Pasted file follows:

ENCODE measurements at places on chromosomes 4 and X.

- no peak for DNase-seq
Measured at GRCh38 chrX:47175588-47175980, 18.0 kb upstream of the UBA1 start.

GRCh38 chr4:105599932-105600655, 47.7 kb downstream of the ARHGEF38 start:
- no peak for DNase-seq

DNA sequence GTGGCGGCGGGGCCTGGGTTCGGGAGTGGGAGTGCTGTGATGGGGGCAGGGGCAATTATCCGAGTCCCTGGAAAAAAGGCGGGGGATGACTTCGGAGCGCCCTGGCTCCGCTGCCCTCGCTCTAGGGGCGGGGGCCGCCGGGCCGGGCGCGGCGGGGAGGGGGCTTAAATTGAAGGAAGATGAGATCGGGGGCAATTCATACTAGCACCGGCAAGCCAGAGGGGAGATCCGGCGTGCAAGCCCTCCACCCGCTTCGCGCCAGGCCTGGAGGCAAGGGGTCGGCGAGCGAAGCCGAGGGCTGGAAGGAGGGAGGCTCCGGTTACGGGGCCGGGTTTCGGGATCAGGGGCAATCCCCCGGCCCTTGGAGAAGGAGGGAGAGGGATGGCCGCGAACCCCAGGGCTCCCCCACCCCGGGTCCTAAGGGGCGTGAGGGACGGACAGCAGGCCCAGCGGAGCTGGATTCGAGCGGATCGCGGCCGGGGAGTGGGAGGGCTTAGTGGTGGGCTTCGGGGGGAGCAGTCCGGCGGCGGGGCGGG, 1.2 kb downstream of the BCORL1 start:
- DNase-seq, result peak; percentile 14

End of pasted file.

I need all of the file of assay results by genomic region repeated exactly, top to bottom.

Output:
ENCODE measurements at places on chromosomes 4 and X.

- no peak for DNase-seq
Measured at GRCh38 chrX:47175588-47175980, 18.0 kb upstream of the UBA1 start.

GRCh38 chr4:105599932-105600655, 47.7 kb downstream of the ARHGEF38 start:
- no peak for DNase-seq

DNA sequence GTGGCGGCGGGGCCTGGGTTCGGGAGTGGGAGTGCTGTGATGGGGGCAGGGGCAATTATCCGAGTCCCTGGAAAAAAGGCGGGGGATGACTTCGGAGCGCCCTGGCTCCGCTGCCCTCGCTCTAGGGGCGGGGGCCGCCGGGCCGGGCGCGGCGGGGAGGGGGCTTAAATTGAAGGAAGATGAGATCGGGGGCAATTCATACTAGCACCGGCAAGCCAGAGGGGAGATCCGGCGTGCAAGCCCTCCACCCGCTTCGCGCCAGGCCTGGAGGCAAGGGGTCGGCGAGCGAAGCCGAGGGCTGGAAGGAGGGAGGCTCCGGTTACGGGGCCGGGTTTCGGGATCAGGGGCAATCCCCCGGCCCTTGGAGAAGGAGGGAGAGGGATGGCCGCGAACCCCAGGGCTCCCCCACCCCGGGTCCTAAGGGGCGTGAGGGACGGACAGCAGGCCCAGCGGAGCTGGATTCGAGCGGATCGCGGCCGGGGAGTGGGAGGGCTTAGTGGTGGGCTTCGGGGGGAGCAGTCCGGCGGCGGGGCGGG, 1.2 kb downstream of the BCORL1 start:
- DNase-seq, result peak; percentile 14